The Norman had recorded land transactions for some 400 years before the Conquest, and land was transferred by either charter or writ. Boundaries were described in charters while they were not in writs and there are very few writs during the rein of William I when large amounts of land changed hands. The only charters of this period are those granting lands to William I. The verbal granting of lands or, at best, their vague description in writs was the recipe for many grievances and disputes amongst the ruling Normans.

Not only were the Norman invaders murdered by the Norman at every opportunity (Richard Fitz Nigel records that '. . . the English lay in ambush for the suspected and hated race of Normans and murdered them secretly in woods and unfrequented places as opportunity offered.'), but they vied with each other in the courts and on the field of battle for personal territorial gains.

Doubtless a national survey of the possession of land such as the Domesday could settle much of the feuding which ineviatbly took place.

Under the Saxon Norman, the country was administered by a heirarchical series of "moots" or courts from the local tithing moot, through the shire moot to the king's moot or "witan" attended by the earls and representatives of the Church.

Under the Conqueror, the title of 'earl' became honorific excepting for the palatine earldoms bordering Wales and Scotland. The king's council ceased to be populated by earls with local knowledge of their earldoms who were replaced by the king's intimates, in many ways a 'war council', not a council of administration. In many ways, central government mirrored that which prevailed in the shire; the Norman lord and his servants riding out from the castle, first hastily erected of wood, later rebuilt in stone, to dominate the surrounding lands.

The shires were not represented again until the reign of King Henry III (1216-1272) when Simon de Montfort, the Earl of Leicester, caused the Great Parliament to be summond in 1265 - ironically, de Montfort was a Norman-born Norman.

The Conqueror found slaves being sold abroad from the north of England and Bristol and passed laws prohibiting this export trade. Their wording lays the emphasis is on preventing Christians being sold to non-believers rather than finding fault the practice of slavery.

AdministrationBibliographyDeath of William I
Discuss this PageHits on this PageLegalsLinksLocally

The Conqueror had four sons;-

the eldest
who died in an accident in the New Forest in 1075
William Rufus
who succeeded him as king of England between 1087 and 1100
According to tradition, Rufus met his death at the hands of Walter Tyrrel, a French nobleman, during a hunt in the New Forest on August 2nd, 1100
Henry I
who succeeded his brother as king of England in 1100

AdministrationBibliographyDeath of William I
Discuss this PageHits on this PageLegalsLinksLocally

This time-line has been generated for this page from our general time-line
which you can view by clicking here or on the dates in the left-hand column.

To view links to related pages, click here

1068Birth of Henry Beauclerk (the learned, later king Henry I), the third surviving son of William I by Matilda of Flanders
1071Defeat of the Saxon Hereward
1072Submission of Malcolm Canmore to William I ending Saxon resistance to the Conqueror
1075Bishop Odo of Bayeux, already Earl of Kent, given the earldom of Hereford
1075The Bridal of Norwich; revolt by the Norman barons against William I
1075Death of Prince Richard in the New Forset
1078Revolt by Robert Curthose
1079Robert Curthose submits to his father William I after unhorsing him at the seige of Gerberoi
1082Arrest of Bishop Odo of Bayeux in his capacity as Earl of Kent by William I
1085William I (the Conqueror) held his Christmas curia regis (royal court or King�s Court) at Gloucester
It was at this court that he announced his intention to order the Domesday survey compiled
1086.JanWilliam I (the Conqueror)\'s Domesday survey commenced
1087.Sep.09Death of William I (the Conqueror), one of his sons became king as William II (Rufus) [old William II page] while another became Duke of Normandy as Robert II
Willaim and Robert warred over Normandy until the later took up the cross in 1096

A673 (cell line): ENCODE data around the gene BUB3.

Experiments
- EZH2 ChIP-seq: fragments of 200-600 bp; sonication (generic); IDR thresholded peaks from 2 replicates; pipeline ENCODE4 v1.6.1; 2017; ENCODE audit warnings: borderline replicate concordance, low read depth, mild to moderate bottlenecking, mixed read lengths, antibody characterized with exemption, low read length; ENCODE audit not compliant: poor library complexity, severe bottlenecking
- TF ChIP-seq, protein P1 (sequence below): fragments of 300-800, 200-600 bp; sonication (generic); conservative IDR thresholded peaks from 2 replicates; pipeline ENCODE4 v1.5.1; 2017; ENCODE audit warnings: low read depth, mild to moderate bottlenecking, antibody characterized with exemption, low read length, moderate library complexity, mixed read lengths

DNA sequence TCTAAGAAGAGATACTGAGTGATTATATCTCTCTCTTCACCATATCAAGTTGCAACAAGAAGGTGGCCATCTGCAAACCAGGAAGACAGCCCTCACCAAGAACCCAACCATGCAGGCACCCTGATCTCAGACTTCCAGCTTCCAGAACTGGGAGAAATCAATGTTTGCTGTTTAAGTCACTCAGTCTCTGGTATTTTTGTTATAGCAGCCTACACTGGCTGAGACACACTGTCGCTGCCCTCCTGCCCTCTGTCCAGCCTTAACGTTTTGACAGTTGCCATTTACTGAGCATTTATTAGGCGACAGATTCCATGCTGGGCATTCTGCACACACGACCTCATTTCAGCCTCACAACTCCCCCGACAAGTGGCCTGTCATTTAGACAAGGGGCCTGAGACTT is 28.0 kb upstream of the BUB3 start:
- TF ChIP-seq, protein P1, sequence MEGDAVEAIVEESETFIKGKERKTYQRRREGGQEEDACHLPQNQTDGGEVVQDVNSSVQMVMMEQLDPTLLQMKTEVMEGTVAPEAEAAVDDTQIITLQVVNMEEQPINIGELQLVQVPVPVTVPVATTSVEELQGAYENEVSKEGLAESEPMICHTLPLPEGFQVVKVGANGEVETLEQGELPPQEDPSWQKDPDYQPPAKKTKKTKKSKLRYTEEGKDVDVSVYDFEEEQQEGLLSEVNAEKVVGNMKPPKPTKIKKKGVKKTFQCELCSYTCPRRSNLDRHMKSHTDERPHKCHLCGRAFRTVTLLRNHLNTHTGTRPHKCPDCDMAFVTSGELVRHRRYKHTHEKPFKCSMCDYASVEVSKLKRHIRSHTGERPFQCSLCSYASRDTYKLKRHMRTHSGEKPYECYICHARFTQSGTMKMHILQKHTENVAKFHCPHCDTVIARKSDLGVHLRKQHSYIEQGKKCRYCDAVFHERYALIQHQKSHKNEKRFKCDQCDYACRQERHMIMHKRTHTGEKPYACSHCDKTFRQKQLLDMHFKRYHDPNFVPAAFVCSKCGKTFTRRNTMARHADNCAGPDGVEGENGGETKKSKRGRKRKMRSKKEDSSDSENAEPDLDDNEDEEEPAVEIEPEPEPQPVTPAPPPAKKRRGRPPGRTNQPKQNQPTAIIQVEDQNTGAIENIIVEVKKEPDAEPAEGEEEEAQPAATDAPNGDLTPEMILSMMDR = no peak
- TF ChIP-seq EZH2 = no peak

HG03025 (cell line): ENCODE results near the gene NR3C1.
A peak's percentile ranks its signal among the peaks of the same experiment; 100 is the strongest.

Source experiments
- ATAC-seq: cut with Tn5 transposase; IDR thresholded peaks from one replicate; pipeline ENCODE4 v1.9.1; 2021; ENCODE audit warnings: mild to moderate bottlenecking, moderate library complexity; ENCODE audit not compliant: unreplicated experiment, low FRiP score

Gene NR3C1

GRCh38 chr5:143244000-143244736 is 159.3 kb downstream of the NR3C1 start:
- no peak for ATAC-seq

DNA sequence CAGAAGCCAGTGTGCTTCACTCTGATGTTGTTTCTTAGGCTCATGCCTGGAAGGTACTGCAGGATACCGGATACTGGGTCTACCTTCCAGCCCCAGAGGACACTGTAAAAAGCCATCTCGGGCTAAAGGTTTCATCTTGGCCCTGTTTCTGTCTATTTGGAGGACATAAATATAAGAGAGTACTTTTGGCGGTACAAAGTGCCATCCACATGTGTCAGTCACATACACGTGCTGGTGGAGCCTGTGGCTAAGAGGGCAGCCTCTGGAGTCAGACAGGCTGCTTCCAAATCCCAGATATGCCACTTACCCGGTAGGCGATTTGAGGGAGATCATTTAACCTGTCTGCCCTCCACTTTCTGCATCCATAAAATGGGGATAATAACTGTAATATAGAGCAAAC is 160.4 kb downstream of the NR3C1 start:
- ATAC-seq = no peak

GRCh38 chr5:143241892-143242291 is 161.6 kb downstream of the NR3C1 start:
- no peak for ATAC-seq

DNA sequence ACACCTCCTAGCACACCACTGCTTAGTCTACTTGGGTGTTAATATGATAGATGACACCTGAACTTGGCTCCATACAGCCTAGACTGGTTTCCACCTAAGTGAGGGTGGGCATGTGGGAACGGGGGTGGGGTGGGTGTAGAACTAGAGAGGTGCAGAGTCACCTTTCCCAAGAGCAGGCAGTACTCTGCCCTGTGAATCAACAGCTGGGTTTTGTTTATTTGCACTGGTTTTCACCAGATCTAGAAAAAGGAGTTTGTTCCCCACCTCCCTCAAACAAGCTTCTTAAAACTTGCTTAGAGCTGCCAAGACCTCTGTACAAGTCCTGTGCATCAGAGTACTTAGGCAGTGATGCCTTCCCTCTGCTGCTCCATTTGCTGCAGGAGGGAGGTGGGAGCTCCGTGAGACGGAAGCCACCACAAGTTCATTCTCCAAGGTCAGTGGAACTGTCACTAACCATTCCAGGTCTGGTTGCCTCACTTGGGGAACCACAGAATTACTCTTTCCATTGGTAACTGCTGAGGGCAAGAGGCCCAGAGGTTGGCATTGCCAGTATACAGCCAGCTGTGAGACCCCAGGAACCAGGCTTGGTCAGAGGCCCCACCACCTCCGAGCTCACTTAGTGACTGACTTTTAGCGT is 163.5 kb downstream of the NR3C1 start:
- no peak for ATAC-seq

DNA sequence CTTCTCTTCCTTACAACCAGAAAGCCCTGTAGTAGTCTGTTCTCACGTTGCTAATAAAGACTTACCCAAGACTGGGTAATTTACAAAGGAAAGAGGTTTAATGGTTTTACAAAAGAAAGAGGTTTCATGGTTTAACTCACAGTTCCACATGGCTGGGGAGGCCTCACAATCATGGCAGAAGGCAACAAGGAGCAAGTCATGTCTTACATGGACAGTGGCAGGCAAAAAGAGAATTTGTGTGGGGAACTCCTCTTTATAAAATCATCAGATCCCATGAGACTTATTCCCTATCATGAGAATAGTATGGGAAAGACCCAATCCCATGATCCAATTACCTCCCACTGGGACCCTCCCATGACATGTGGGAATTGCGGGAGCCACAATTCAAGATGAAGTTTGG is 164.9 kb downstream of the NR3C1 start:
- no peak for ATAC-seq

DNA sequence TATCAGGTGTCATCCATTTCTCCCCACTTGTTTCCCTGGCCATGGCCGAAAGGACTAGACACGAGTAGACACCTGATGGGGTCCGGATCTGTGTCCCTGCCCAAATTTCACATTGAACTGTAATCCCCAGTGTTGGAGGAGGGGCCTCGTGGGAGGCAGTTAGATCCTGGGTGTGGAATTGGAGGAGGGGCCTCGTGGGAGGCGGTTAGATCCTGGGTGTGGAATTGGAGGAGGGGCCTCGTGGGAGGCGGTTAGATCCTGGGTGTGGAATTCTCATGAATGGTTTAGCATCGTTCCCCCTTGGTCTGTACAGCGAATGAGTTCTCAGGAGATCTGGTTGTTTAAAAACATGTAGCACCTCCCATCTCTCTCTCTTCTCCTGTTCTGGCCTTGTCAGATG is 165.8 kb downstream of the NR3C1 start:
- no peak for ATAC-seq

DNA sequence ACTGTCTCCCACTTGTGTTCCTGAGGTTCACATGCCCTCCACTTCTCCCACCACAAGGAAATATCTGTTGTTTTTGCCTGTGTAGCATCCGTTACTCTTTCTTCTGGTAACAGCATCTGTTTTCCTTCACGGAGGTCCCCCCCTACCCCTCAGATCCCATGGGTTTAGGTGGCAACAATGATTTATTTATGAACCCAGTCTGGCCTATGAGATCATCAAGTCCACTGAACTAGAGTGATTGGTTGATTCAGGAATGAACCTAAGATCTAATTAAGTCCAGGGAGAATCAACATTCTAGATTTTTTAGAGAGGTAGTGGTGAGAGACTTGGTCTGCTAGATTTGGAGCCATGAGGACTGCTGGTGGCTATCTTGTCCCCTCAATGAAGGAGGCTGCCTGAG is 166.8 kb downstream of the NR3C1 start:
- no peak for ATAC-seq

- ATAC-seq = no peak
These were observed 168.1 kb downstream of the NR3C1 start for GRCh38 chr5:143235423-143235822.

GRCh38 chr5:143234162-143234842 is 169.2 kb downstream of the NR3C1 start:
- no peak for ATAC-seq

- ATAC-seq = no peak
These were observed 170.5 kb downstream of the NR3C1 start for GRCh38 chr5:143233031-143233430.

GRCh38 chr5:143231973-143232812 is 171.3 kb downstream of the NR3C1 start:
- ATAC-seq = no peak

Political Prisoners such as Roger Fitz-Osbern were released on the king's death

Year   Word/Phrase    
AdministrationBibliographyDeath of William I
Discuss this PageHits on this PageLegalsLocallyNotes
  Events Leading up to the Invasion
  William's Landing
  The Battle of Hastings
  William's Pacification of England

The Domesday Book
The Norman Conquest of England, 1066
Wales & William I
Scotland & William I
William I & the Church

Medieval Britain
Barons v. the Monarch

AdministrationBibliographyDeath of William I
Discuss this PageHits on this PageLegalsLinksNotesSons


The Saxon capital of England was well placed to satisfy the needs of the Norman kings being only 12 miles from Southampton which became the princiapl port for communications with Normandy and the town was close to the New Forest created by the Conqueror for royal sport. As in Saxon times, the royal treasury was at Winchester.


William I founded the castle, the Abbayes aux Hommes (Church of St �tienne where he was buried in 1087) and the Abbayes aux Dammes.


AdministrationDeath of William IDiscuss this Page
Hits on this PageLegalsLinksLocallyNotesSons

Recommend a Book for this Page

AdministrationBibliographyDeath of William I
Discuss this PageHits on this PageLegalsLinksLocally

The weight the silver penny in the time of William I was 22� grains.

AdministrationBibliographyDeath of William I
Discuss this PageLegalsLinksLocallyNotesSons
Hits on this Page
Hits on this page since December 6th


current year: previous year:

 Home Page  Useful National Web Links  Back: Display Previous Frame  Show Page Title Bar  Resize Window: 800x600 Resize Window: 1024x768

 Click here for more information

 Close this Menu Panel
Select ;-

Aa-Az   Ba-Bz   Ca-Cz   Da-Dz   Ea-Ez   Fa-Fz   Ga-Gz   Ha-Hz   Ia-Iz   Ja-Jz   Ka-Kz   La-Lz   Ma-Mz   Na-Nz   Oa-Oz   Pa-Pz   Qa-Qz   Ra-Rz   Sa-Sz   Ta-Tz   Ua-Uz   Va-Vz   Wa-Wz   Ya-Yz   
AdministrationBibliographyDeath of William I
Hits on this PageLegalsLinksLocallyNotesSons
Discuss this Page

No messages posted on this page

Only Members of the Site can post messages in this section. Signing in is easy from our Home Page.

AdministrationBibliographyDeath of William I
Discuss this PageHits on this PageLinksLocallyNotes

DISCLAIMER: Whilst we endeavour to ensure the content of this site is correct, we cannot undertake that information you find here, is, or will remain accurate and complete. We do not warrant that any information contained on this site is fit for any purpose. If you wish to place reliance on any such information you must check its accuracy by some other means before doing so.

MEMBERS get aditional features on our pages and will soon be able to interact with the site and add their views and informastion. Sign up, from the Home-Page, is simple and involves typing in your email address and a password of your choice.

If you are in any way connected with any location or interested in the subject mentioned on this page and have an hour or two a month to spare, we would welcome you as a local moderator - please email the webmaster by CLICKING HERE.

Privacy Policy

last updated on
Copyright © 2000-2003 swukink.com
page ref: BAAAGBVE

Commercial Building / Office building|